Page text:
Homebrew SWR Meter


Wondering how to get the best performance out of your homebrew WiFi antennae? This homebuilt SWR meter will help you measure and match the impedance of your antennae with your source. A good match will ensure maximum power transfer. Use the full schematics or you can just buy the meter from the site.

22 thoughts on “Homebrew SWR Meter

  1. yes. an swr is not a cheap piece of gear. and one that is made to operate expressly for wifi is handy for figuring out how well any given wifi hack is going to work. If these guys have an good way to whip one up cheap. That is useful.

  2. 403 :( as for #1: yes. well, i would if i used my wireless at all. but yeah, as tommyatomic said, an SWR meter isn’t exactly cheap. this way, people who would use it don’t have to pay out their ass, so to speak, to get one.

  3. I’m unable to RTF article as the site seems to be suffering from the Slashdot effect. I’m also unable to type uppercase letters so I’m forced to write like a lamer.

    Measuring and adjusting SWR is *not* the way to “get the best performance out of your homebrew WiFi antennae” Measuring forward gain is much more valuable; SWR only tells if a particular antenna is matched. A 50-ohm dummy load is perfectly matched but is a terrible antenna.

    Those who measure SWR and claim it’s a measure of antenna performance do it for the same reason that dogs lick their balls: because they *can*. (In other words, they can’t measure gain or other antenna parameters.)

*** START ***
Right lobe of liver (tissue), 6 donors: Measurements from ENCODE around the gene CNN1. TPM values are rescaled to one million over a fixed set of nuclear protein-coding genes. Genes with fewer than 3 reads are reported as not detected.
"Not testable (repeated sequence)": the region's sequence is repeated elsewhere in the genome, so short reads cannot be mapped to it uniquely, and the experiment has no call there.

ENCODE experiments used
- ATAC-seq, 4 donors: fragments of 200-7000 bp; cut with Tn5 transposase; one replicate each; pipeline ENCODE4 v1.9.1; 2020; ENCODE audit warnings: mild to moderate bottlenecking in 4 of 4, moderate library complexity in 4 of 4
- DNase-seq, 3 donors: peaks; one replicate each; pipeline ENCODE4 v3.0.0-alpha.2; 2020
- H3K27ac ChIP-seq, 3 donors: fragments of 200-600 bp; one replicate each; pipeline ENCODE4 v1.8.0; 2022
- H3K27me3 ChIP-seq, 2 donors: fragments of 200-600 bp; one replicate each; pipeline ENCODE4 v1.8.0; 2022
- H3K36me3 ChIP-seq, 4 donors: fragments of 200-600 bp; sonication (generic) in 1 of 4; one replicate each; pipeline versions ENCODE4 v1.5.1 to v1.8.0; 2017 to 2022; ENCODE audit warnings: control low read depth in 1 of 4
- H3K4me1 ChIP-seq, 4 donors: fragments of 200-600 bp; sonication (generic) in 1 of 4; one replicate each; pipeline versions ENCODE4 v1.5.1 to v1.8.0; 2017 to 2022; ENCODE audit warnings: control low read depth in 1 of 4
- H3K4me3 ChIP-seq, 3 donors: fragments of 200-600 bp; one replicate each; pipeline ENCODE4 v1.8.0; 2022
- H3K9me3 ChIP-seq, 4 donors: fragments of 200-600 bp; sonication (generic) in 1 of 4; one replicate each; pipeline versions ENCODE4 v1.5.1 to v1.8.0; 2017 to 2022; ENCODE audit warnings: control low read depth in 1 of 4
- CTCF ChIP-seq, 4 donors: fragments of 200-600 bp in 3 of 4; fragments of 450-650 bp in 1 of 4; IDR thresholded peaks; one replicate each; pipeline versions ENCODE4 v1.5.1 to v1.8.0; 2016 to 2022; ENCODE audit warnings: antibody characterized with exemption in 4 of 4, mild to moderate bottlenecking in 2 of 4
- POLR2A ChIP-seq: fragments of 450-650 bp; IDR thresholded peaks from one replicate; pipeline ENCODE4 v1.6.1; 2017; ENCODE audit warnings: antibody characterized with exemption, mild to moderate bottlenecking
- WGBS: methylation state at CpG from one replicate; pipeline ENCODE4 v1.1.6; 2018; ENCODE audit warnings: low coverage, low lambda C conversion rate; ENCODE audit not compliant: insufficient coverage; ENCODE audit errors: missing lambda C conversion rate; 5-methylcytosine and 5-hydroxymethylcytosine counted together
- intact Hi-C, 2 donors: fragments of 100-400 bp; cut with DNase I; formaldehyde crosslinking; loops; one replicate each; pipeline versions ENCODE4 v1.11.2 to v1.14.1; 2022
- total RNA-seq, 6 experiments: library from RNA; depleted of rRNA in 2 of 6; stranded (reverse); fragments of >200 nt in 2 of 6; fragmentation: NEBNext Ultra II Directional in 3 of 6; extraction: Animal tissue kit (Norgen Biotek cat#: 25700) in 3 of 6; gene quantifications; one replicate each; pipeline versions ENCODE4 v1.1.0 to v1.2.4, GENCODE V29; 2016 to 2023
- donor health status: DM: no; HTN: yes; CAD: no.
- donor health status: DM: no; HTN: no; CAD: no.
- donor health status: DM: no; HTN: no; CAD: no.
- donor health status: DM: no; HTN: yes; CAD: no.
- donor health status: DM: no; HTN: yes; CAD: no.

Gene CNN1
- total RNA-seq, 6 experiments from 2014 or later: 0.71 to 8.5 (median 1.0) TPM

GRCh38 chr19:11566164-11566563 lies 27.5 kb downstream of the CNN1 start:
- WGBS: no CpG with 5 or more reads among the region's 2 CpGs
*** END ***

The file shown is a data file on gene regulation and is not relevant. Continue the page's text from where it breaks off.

1. Best explanation I have heard in a long time. VSWR has no real value for most applications. I have several antennas that work with 40% efficiency, and other oddities that cause SWR to be nowhere near ideal and yet world wide communications is done regularly on the HF bands.
      Now a VSWR meter does have value, as it can be a quick life saver for matching antennas to get best performance from the transceiver. NOTE that says TRANSCEIVER not ANTENNA!

  4. This is a boring hack? WTF?

    Is there a blog that deals with electronics hobbyiest stuff and with knowledgable community (e.g. #6)? Apparently Hack-a-day commenters are the “add blue LEDs to IPods” crowd.

  5. I am interested in computers, Astronomy, Ham Radio. I am interested in making my Kodak 6490
    into an astro camera that takes time exposures. The 6490 does not have a Bulb Button to take time exposures.

  6. I’m not sure about a wifi transmitter’s need for operating into a good match. I assume they either have built-in protection or operate at a low enough power level they can cope with a high SWR. Transmitters, such as a CB radio, have a tendency to burn out the last amplifier stage when operated into a poorly matched antenna. Anybody familiar with a wifi transmitter systems care to elaborate? How important is SWR for wifi?

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